Tag Archives: discussion groups

Getting the Last Word in First

As Wendy wraps up a busy semester’s end, Jack writes the weekend guest blog.

“Let’s Talk” is our monthly discussion group (first Thursday each month) and any participant can nominate a subject to discuss, which must be just one or two words. Our good friend Tony, the local Presbyterian Minister, came up with the idea of the event  and is our fair and impartial moderator. We generally have between eight and twelve regular attendees and the only rule is that everyone’s views must be given respect. Subjects have ranged from ‘citizenship’ to ‘karma’ and even included–thanks to shop-sitter Andrew–“nose picking” (which led to a surprisingly insightful discussion on social taboos).

It’s fascinating to watch how the regulars position themselves at this. Um, that’s not a reference to nose picking.

Those who have read Wendy’s book may be surprised to learn that, while I delight in discussion and am likely to be found at the center of the debate, jousting merrily with my rhetorical lance, Wendy sits, small and quiet, crocheting in an armchair, just taking it all in. She says she isn’t much of a debater. Hmmm….

We’re not the only ones who stick to a pattern. Among our regulars are two village elders; let’s call them George and Gina. George is the archetypal curmudgeon. He has perfected opening his mouth exactly 20 minutes before the group’s 8:30 pm finish, lobbing his always-controversial views with maximum incendiary effect.  By contrast, Gina is our classic local grand-dame: quiet but determined, she is also known for waiting until late-on to offer her sensible, well-reasoned input.

Watching the interplay between these great characters is always an evening highlight. How does one get in the last word without getting left out entirely? Perhaps this explains why lately they have been vying with each other to get their thoughts in first–they want to be behind everyone else, yet ahead of each other.

The results are … hysterical. Gina clears her throat, and George starts talking. Gina waits, looking smug, as George, realizing he’s been tricked into starting early, winds to a disgruntled halt–and Gina gets in the last word. Next month, George will clear his throat, Gina waits, thinking she knows this trick. But then George not only says his piece, but filibusters, and just as he ends, the clock strikes time. Tony, a popular preacher in town because he knows the value of clock-watching, gets as much a kick out of the proceedings as we do, but he doesn’t let things drag on.

When people ask me what I like best about the bookstore I usually answer “the customers”. George and Gina, bless them (not their hearts, them!) are two reasons why.

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Filed under Big Stone Gap, bookstore management, humor, small town USA, Uncategorized

Events, Dear Boy, Events (Harold MacMillan)

Jack is guest blogging today and tomorrow because Wendy is holed up in our cabin under strict instructions from her agent Pamela to produce another best-seller by Monday.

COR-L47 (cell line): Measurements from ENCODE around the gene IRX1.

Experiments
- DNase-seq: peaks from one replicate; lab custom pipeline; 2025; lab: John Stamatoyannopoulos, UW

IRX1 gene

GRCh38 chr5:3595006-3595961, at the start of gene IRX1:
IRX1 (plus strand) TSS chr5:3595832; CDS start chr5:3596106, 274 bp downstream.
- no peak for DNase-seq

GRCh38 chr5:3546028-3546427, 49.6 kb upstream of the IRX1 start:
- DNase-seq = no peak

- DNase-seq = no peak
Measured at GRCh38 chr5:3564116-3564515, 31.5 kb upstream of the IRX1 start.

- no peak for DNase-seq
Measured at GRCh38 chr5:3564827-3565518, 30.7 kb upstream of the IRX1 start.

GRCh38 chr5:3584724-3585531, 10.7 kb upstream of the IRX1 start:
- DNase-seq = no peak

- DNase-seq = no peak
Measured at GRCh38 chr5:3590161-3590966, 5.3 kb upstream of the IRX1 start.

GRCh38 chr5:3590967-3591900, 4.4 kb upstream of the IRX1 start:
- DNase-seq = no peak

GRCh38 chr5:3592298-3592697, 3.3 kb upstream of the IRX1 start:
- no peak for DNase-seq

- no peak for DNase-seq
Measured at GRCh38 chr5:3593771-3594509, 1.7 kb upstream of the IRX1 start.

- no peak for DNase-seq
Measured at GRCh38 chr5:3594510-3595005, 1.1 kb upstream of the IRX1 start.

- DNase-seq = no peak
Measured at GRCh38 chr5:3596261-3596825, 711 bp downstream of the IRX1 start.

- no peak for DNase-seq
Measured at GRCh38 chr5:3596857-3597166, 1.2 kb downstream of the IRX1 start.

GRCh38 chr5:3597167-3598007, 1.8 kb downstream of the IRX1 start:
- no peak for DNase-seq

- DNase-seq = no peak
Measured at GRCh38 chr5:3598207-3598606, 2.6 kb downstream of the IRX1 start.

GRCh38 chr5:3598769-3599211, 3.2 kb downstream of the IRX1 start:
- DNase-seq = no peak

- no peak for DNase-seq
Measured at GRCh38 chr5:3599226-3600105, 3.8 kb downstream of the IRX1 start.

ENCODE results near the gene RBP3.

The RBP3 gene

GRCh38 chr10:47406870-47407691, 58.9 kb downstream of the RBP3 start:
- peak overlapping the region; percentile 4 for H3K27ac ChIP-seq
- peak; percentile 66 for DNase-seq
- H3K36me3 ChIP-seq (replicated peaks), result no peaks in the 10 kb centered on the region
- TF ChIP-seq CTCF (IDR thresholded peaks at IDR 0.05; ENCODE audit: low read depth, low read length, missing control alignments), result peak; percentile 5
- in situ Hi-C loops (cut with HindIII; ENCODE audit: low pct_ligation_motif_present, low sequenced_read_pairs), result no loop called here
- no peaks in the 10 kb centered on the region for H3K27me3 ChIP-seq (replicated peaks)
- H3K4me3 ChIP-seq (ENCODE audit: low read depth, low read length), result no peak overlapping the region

As regular readers will be aware we run lots of events here in the bookstore – writers’ group, yarn spinners, movie night, gourmet night among others. Last night was our monthly discussion group, known as ‘Let’s Talk’ – the brain-child of our good friend and Pastor Tony. He wanted to hold regular non-confrontational discussions of whatever topics folk wanted to suggest and on ‘neutral territory’.

This has become a highlight event and a runaway success and the topics have ranged from the nature of evil to nose-picking in public (this was suggested, with a completely straight face, by our erstwhile shop-sitter Andrew).

Last night our subject was ‘Education’, suggested by Wendy and, in her absence, led off by me. We addressed a range of issues, including ‘what do we mean by education?’, ‘who are the clients that educators are responsible to?’, and ‘what is the role of the state in education?’

So – what were the most significant conclusions we came to?

1)      Learning doesn’t just happen during formal classes and continues your whole life.

2)      Teachers should be of the highest caliber and paid accordingly (interestingly, the highest rated education system in the world is in Finland where all teachers must be educated to Masters level, are well paid and teach small classes. Despite this the cost per student is a third less than the US system.)

3)      The state does have an interest, since it uses tax money to pay for the system, however this often results in simplistic and frequent testing that usually disrupts learning. (Again – in Finland students are only tested once between ages 7 and 16).

Along the way, as usual, we wandered off down fascinating byways and our Moderator Tony had to use his lasso to get us back on the main road.

So – what does ‘Let’s Talk’ signify for me? Actually many things: the place of our bookstore in the community, the proof that learning is a lifelong activity, the ability of a disparate group of folk to discuss often contentious subjects without coming to blows and how, even in a small rural community, weighty subjects can be discussed knowledgeably.

Much thanks to Wes for pulling up the Finnish information on his tablet as the discussion progressed.


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